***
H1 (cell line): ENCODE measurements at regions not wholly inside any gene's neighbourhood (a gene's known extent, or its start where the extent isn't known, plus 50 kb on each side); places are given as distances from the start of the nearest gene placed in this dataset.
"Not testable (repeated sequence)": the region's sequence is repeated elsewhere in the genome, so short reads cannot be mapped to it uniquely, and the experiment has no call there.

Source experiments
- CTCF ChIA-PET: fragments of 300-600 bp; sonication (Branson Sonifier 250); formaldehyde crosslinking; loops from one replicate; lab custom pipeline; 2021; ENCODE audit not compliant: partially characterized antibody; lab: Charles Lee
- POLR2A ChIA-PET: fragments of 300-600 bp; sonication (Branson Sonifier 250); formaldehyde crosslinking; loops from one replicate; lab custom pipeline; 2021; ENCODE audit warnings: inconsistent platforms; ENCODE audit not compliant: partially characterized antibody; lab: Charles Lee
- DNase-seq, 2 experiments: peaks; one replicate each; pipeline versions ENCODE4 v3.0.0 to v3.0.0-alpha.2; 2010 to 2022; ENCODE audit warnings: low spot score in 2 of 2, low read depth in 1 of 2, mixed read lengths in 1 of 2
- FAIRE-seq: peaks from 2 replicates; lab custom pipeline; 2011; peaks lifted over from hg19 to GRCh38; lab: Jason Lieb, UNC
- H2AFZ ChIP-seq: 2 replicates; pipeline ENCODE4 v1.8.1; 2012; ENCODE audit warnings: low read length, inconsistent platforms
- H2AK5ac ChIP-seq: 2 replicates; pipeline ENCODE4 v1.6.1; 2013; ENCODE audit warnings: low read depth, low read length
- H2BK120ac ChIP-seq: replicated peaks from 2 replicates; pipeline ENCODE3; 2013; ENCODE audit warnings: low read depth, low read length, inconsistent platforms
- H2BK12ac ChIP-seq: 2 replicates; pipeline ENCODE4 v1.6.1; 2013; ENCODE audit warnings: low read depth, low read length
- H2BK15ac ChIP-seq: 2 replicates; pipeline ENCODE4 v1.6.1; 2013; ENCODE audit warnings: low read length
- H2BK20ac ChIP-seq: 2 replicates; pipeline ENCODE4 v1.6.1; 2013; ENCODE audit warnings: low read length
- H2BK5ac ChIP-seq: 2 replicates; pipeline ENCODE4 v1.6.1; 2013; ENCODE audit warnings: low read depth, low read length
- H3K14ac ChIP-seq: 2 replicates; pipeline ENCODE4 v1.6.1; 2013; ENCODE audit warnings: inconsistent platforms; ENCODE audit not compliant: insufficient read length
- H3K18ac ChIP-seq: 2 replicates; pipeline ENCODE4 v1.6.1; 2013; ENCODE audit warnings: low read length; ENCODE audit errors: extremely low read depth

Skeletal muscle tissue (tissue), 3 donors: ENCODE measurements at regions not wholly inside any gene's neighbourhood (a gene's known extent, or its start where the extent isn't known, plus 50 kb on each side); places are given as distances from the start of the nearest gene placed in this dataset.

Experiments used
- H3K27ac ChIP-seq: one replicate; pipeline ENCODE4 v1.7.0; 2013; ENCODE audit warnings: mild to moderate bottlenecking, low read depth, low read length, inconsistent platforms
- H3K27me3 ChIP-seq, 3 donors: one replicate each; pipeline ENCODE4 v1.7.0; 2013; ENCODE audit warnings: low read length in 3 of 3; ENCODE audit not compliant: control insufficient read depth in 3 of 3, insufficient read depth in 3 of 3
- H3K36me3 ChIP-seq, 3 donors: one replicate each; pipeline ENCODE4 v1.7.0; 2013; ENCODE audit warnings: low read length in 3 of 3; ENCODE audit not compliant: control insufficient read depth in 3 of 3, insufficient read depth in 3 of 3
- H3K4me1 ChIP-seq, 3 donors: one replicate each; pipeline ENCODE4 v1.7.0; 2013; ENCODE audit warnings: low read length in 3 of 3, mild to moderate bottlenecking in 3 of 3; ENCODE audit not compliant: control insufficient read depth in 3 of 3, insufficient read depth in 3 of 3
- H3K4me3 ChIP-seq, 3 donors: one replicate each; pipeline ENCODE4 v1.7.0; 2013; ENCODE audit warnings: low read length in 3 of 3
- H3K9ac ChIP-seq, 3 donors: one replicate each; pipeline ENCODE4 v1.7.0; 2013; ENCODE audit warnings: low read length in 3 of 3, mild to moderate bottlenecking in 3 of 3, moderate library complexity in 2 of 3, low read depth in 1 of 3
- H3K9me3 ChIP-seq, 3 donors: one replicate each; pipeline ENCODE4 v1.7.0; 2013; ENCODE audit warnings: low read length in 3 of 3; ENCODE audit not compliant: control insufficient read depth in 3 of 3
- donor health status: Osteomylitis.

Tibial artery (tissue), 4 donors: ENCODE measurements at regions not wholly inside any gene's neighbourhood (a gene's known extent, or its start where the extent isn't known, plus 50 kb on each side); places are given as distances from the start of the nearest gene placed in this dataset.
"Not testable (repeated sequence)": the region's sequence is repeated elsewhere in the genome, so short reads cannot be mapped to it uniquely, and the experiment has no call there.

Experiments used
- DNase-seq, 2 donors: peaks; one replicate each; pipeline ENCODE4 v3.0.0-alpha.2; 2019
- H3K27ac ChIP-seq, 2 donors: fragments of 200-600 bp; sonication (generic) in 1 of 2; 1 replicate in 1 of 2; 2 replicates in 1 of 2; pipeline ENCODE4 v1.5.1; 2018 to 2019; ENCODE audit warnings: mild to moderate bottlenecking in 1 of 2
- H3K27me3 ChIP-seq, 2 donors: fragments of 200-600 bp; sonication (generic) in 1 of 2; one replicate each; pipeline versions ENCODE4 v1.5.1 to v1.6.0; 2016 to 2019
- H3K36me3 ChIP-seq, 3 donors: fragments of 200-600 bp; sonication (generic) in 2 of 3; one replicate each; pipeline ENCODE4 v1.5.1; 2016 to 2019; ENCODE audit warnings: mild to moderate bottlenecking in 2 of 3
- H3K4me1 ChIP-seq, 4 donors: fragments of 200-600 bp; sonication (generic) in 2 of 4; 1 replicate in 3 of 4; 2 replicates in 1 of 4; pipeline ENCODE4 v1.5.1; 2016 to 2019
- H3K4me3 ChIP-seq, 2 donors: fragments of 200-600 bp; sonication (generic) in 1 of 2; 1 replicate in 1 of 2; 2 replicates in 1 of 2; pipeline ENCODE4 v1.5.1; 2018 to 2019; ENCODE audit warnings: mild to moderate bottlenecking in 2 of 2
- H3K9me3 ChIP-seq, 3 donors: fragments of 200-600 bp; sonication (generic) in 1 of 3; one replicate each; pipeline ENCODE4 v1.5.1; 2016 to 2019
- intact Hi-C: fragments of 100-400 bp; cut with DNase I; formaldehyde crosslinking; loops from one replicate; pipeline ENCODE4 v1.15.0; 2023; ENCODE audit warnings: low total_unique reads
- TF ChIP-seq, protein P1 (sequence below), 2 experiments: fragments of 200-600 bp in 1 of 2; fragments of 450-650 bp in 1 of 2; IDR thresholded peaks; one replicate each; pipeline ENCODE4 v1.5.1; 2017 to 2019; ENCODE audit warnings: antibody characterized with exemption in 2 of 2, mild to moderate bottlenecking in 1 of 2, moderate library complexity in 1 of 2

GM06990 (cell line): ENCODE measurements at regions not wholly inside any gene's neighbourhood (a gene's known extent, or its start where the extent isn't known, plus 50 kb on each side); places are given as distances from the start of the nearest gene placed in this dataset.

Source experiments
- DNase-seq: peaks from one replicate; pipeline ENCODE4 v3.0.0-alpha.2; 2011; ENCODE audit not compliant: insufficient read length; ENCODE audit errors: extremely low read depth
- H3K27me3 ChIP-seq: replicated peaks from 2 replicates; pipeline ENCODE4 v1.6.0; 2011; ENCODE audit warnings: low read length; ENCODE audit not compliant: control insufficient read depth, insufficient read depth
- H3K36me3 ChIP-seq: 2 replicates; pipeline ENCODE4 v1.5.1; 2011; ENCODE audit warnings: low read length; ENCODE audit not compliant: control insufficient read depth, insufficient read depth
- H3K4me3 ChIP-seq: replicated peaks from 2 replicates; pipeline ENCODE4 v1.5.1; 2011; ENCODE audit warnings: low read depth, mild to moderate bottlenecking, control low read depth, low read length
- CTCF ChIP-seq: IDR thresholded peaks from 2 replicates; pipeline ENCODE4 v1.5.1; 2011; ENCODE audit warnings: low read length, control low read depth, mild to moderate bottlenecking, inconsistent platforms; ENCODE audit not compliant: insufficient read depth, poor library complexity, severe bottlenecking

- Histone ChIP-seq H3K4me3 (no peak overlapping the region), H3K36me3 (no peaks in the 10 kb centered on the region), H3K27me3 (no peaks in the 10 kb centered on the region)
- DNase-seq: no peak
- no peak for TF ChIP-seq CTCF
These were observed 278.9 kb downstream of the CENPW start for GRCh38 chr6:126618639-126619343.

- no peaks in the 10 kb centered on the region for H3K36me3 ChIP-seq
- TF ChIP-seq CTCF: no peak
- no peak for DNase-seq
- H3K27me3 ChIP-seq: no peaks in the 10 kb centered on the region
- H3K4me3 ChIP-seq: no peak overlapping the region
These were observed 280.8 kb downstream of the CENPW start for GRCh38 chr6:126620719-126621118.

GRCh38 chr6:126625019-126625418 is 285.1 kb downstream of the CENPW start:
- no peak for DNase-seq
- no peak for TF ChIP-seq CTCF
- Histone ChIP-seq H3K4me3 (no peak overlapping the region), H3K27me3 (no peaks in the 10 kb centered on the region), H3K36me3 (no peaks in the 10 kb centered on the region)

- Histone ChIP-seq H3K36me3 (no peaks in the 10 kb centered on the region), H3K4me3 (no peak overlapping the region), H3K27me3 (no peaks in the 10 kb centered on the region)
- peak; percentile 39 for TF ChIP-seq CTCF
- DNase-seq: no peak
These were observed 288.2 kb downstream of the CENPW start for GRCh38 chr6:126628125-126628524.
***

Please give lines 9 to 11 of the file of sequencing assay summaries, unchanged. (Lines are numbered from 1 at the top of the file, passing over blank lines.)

- H2AK5ac ChIP-seq: 2 replicates; pipeline ENCODE4 v1.6.1; 2013; ENCODE audit warnings: low read depth, low read length
- H2BK120ac ChIP-seq: replicated peaks from 2 replicates; pipeline ENCODE3; 2013; ENCODE audit warnings: low read depth, low read length, inconsistent platforms
- H2BK12ac ChIP-seq: 2 replicates; pipeline ENCODE4 v1.6.1; 2013; ENCODE audit warnings: low read depth, low read length